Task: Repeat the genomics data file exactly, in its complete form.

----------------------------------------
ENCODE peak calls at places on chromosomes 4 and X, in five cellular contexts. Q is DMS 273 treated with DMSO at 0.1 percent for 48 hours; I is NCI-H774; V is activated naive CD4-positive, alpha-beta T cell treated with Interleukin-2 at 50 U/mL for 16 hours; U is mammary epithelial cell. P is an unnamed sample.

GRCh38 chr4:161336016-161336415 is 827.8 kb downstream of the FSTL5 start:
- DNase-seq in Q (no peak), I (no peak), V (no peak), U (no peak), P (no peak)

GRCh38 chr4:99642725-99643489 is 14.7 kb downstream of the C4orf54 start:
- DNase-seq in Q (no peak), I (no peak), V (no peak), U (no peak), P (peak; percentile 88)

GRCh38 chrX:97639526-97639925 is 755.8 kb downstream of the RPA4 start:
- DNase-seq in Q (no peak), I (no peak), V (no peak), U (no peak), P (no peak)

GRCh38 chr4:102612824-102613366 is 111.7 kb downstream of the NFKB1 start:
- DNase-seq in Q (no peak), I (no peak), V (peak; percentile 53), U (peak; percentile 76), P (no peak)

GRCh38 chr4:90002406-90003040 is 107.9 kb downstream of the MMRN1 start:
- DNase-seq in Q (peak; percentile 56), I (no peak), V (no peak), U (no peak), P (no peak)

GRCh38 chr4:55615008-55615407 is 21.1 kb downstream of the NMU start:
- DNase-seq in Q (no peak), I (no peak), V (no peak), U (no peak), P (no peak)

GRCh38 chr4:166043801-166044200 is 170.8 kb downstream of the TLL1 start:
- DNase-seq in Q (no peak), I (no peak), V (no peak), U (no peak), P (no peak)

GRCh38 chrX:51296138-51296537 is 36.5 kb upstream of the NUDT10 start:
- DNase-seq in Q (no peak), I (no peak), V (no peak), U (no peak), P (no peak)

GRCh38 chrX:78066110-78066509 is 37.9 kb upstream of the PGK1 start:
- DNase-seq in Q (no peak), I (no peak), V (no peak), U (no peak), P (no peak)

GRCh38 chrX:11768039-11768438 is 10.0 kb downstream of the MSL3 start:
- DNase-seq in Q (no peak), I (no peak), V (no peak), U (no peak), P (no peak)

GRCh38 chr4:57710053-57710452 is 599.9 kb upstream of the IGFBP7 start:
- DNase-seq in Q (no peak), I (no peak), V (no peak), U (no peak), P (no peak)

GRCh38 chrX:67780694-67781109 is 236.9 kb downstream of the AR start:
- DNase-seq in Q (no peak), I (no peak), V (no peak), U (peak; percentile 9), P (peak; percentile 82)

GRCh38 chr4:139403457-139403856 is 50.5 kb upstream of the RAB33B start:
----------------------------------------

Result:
ENCODE peak calls at places on chromosomes 4 and X, in five cellular contexts. Q is DMS 273 treated with DMSO at 0.1 percent for 48 hours; I is NCI-H774; V is activated naive CD4-positive, alpha-beta T cell treated with Interleukin-2 at 50 U/mL for 16 hours; U is mammary epithelial cell. P is an unnamed sample.

GRCh38 chr4:161336016-161336415 is 827.8 kb downstream of the FSTL5 start:
- DNase-seq in Q (no peak), I (no peak), V (no peak), U (no peak), P (no peak)

GRCh38 chr4:99642725-99643489 is 14.7 kb downstream of the C4orf54 start:
- DNase-seq in Q (no peak), I (no peak), V (no peak), U (no peak), P (peak; percentile 88)

GRCh38 chrX:97639526-97639925 is 755.8 kb downstream of the RPA4 start:
- DNase-seq in Q (no peak), I (no peak), V (no peak), U (no peak), P (no peak)

GRCh38 chr4:102612824-102613366 is 111.7 kb downstream of the NFKB1 start:
- DNase-seq in Q (no peak), I (no peak), V (peak; percentile 53), U (peak; percentile 76), P (no peak)

GRCh38 chr4:90002406-90003040 is 107.9 kb downstream of the MMRN1 start:
- DNase-seq in Q (peak; percentile 56), I (no peak), V (no peak), U (no peak), P (no peak)

GRCh38 chr4:55615008-55615407 is 21.1 kb downstream of the NMU start:
- DNase-seq in Q (no peak), I (no peak), V (no peak), U (no peak), P (no peak)

GRCh38 chr4:166043801-166044200 is 170.8 kb downstream of the TLL1 start:
- DNase-seq in Q (no peak), I (no peak), V (no peak), U (no peak), P (no peak)

GRCh38 chrX:51296138-51296537 is 36.5 kb upstream of the NUDT10 start:
- DNase-seq in Q (no peak), I (no peak), V (no peak), U (no peak), P (no peak)

GRCh38 chrX:78066110-78066509 is 37.9 kb upstream of the PGK1 start:
- DNase-seq in Q (no peak), I (no peak), V (no peak), U (no peak), P (no peak)

GRCh38 chrX:11768039-11768438 is 10.0 kb downstream of the MSL3 start:
- DNase-seq in Q (no peak), I (no peak), V (no peak), U (no peak), P (no peak)

GRCh38 chr4:57710053-57710452 is 599.9 kb upstream of the IGFBP7 start:
- DNase-seq in Q (no peak), I (no peak), V (no peak), U (no peak), P (no peak)

GRCh38 chrX:67780694-67781109 is 236.9 kb downstream of the AR start:
- DNase-seq in Q (no peak), I (no peak), V (no peak), U (peak; percentile 9), P (peak; percentile 82)

GRCh38 chr4:139403457-139403856 is 50.5 kb upstream of the RAB33B start: